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 William Sitting Bull  (1956 - )

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Lived/Active: South Dakota      Known for: Indian figure, genre, history and animal painting

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This biography from the Archives of AskART:
The great, great grandson of Chief Sitting Bull, who led the defeat of General George Custer at the Battle of Little Big Horn on June 25, 1876, William Sitting Bull is an artist whose work reflects his Ogalala Sioux heritage.  He says:  "The spiritual legacy of being a direct descendant of Sitting Bull has inspired me to paint my people of the past and present.  Not as fairy-tale images, but what's going on in their eyes, pores of skin, all over.  Paintings that make my people want to talk to me." (75)

Acrylic is the medium he prefers for his paintings of Indian figures in ritual regalia, animals in landscape and solitary figures such as a General Custer before the battle with a backdrop of symbolism.

Sitting Bull was born into a family of 13 children on the Pine Ridge Sioux Reservation in South Dakota.  When he was seven, his father was murdered, and the mother sent her son to a foster family in Idaho.  He was given the name of William Stewart and placed with a Catholic family. The change in lifestyle from his Indian reservation life to a middle class white family was shocking to him, but he stayed with it for several years, returning to his mother during the summers.  He credits her with encouraging his art talent, something he pursued as an interior design student at Brigham Young University in Utah.  Upon graduation, he moved to Chicago where he spent two years and then became a teacher of architecture at ITT Technical Institute in Seattle.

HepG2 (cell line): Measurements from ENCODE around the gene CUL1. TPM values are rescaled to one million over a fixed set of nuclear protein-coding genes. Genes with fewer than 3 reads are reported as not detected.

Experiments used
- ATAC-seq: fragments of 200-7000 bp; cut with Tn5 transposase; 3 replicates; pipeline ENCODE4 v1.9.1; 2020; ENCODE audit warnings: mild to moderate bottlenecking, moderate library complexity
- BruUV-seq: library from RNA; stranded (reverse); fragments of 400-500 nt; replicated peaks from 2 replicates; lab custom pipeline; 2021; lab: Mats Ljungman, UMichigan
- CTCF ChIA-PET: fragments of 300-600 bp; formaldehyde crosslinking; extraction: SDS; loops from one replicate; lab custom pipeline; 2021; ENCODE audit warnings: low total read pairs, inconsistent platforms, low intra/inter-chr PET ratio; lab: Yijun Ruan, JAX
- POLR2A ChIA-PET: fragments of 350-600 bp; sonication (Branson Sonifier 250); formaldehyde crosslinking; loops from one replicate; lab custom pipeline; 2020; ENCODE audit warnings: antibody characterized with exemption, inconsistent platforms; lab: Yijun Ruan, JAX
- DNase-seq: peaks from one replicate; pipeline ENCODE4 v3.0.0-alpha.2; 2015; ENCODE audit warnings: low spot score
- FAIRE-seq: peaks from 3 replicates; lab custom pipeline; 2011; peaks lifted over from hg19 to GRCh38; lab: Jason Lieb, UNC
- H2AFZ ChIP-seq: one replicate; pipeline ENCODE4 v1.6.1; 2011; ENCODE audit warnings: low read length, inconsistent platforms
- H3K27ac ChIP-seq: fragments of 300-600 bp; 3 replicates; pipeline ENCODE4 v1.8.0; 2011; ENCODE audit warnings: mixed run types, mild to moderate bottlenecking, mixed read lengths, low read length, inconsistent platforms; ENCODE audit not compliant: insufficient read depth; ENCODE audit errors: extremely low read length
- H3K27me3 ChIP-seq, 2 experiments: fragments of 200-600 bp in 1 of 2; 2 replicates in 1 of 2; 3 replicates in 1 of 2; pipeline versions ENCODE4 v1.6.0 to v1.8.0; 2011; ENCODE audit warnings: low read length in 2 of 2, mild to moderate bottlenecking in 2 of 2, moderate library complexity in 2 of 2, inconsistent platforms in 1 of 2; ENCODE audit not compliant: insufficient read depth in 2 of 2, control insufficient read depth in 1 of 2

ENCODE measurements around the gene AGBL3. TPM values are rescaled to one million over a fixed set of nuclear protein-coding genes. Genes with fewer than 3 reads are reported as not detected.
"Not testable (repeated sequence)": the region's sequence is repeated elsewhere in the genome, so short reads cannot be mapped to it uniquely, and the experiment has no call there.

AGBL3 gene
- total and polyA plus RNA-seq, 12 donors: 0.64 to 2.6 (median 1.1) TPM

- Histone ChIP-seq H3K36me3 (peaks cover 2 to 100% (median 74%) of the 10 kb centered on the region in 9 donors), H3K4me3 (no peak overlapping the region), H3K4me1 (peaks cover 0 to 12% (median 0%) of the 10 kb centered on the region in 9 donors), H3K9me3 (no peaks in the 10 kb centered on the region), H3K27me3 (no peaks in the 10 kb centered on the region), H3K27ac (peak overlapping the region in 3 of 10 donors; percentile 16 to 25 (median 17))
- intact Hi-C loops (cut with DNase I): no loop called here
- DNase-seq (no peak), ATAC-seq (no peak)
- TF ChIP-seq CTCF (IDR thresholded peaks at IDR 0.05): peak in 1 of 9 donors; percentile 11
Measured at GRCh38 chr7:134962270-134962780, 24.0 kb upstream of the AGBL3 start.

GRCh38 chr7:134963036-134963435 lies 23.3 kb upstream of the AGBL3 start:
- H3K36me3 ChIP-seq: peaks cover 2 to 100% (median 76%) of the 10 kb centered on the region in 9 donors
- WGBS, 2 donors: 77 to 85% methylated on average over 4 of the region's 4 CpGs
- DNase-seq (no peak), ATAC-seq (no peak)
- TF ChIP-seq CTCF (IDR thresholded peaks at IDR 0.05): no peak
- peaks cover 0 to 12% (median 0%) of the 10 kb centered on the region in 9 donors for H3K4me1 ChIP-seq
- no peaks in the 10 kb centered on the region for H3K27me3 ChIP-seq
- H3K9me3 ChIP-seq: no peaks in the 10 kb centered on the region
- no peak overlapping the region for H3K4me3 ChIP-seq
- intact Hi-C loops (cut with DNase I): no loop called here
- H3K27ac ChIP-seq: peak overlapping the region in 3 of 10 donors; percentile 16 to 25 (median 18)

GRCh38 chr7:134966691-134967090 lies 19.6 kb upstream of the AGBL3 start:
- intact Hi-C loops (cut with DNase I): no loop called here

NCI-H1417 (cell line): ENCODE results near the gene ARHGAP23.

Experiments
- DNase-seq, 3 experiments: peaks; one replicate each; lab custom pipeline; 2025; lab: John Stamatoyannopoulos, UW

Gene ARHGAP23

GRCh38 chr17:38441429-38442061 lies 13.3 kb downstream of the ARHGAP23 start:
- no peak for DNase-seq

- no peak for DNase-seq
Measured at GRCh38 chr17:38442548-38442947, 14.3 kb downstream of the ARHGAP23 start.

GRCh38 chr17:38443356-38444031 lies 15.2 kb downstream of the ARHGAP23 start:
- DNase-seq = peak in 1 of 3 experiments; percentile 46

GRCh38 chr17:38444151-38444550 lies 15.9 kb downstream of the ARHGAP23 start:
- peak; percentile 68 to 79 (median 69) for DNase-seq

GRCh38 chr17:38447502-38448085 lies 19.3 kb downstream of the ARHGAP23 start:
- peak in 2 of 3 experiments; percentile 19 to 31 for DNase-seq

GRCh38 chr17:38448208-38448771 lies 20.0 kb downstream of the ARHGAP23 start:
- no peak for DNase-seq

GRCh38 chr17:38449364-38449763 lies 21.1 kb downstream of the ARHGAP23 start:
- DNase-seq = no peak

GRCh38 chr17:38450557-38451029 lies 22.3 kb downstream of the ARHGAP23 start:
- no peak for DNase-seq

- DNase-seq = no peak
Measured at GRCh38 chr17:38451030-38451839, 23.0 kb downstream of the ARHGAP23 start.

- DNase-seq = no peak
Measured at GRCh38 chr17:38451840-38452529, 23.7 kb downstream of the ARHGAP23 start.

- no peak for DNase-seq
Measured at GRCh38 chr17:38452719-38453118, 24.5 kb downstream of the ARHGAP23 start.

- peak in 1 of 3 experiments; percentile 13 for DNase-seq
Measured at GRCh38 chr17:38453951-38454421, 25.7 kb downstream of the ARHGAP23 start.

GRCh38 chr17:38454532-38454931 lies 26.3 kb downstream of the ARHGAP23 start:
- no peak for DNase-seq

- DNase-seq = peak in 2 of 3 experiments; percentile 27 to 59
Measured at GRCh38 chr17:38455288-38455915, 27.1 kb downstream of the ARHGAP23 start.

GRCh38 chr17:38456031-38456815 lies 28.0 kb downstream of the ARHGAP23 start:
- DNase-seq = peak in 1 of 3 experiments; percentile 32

In 2001, he returned to the South Dakota, having suffered the trauma of his wife leaving him.  Determining that what he wanted more than anything in life was to be a serious artist, he dedicated his energy and talent to painting.  His mother died, but in her honor for the first few years he painted with her name, American Bear.  Then in 2003, the elders of the Rosebud Indian Reservation said they wanted to have a naming ceremony for him and that because he was portraying his people in such a positive way, he would be named Sitting Bull.

In 2007, he gained gallery representation in Cheyenne, Wyoming and also married Bonnie Fulford, a sculptor.  For him, his life had turned around in a fulfilling way.

Source:
Judy Archibald, "William Sitting Bull:  Painter of His People", Wildlife Art, May 2008, p. 74

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